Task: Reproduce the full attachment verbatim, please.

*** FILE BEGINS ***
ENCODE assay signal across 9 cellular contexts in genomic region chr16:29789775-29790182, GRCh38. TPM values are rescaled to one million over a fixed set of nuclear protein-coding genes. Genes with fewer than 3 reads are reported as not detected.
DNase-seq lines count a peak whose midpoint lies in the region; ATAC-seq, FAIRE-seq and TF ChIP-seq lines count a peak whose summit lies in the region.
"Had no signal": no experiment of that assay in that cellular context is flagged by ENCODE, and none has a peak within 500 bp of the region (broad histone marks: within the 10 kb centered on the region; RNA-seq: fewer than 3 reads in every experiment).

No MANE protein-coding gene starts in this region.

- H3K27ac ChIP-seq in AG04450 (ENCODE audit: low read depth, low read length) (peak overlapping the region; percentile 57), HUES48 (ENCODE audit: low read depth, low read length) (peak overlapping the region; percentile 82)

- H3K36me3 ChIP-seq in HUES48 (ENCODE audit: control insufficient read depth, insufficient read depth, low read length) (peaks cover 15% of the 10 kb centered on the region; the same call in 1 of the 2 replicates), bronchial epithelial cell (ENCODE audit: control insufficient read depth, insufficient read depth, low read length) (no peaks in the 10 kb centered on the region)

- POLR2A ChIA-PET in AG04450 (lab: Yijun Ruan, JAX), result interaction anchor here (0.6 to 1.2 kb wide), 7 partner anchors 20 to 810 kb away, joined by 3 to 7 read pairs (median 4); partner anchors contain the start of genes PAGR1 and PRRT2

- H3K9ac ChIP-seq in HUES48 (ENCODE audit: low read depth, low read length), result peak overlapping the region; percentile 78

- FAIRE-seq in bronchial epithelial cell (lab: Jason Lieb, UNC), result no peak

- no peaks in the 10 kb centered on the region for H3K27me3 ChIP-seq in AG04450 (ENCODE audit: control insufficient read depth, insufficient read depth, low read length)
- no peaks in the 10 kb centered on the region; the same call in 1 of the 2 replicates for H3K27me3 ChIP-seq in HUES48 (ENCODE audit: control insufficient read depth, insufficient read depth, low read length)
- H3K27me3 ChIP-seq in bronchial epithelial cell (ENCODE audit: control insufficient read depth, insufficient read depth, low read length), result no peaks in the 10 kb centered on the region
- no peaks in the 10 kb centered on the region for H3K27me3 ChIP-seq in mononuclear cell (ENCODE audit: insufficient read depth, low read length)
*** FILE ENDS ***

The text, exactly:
ENCODE assay signal across 9 cellular contexts in genomic region chr16:29789775-29790182, GRCh38. TPM values are rescaled to one million over a fixed set of nuclear protein-coding genes. Genes with fewer than 3 reads are reported as not detected.
DNase-seq lines count a peak whose midpoint lies in the region; ATAC-seq, FAIRE-seq and TF ChIP-seq lines count a peak whose summit lies in the region.
"Had no signal": no experiment of that assay in that cellular context is flagged by ENCODE, and none has a peak within 500 bp of the region (broad histone marks: within the 10 kb centered on the region; RNA-seq: fewer than 3 reads in every experiment).

No MANE protein-coding gene starts in this region.

- H3K27ac ChIP-seq in AG04450 (ENCODE audit: low read depth, low read length) (peak overlapping the region; percentile 57), HUES48 (ENCODE audit: low read depth, low read length) (peak overlapping the region; percentile 82)

- H3K36me3 ChIP-seq in HUES48 (ENCODE audit: control insufficient read depth, insufficient read depth, low read length) (peaks cover 15% of the 10 kb centered on the region; the same call in 1 of the 2 replicates), bronchial epithelial cell (ENCODE audit: control insufficient read depth, insufficient read depth, low read length) (no peaks in the 10 kb centered on the region)

- POLR2A ChIA-PET in AG04450 (lab: Yijun Ruan, JAX), result interaction anchor here (0.6 to 1.2 kb wide), 7 partner anchors 20 to 810 kb away, joined by 3 to 7 read pairs (median 4); partner anchors contain the start of genes PAGR1 and PRRT2

- H3K9ac ChIP-seq in HUES48 (ENCODE audit: low read depth, low read length), result peak overlapping the region; percentile 78

- FAIRE-seq in bronchial epithelial cell (lab: Jason Lieb, UNC), result no peak

- no peaks in the 10 kb centered on the region for H3K27me3 ChIP-seq in AG04450 (ENCODE audit: control insufficient read depth, insufficient read depth, low read length)
- no peaks in the 10 kb centered on the region; the same call in 1 of the 2 replicates for H3K27me3 ChIP-seq in HUES48 (ENCODE audit: control insufficient read depth, insufficient read depth, low read length)
- H3K27me3 ChIP-seq in bronchial epithelial cell (ENCODE audit: control insufficient read depth, insufficient read depth, low read length), result no peaks in the 10 kb centered on the region
- no peaks in the 10 kb centered on the region for H3K27me3 ChIP-seq in mononuclear cell (ENCODE audit: insufficient read depth, low read length)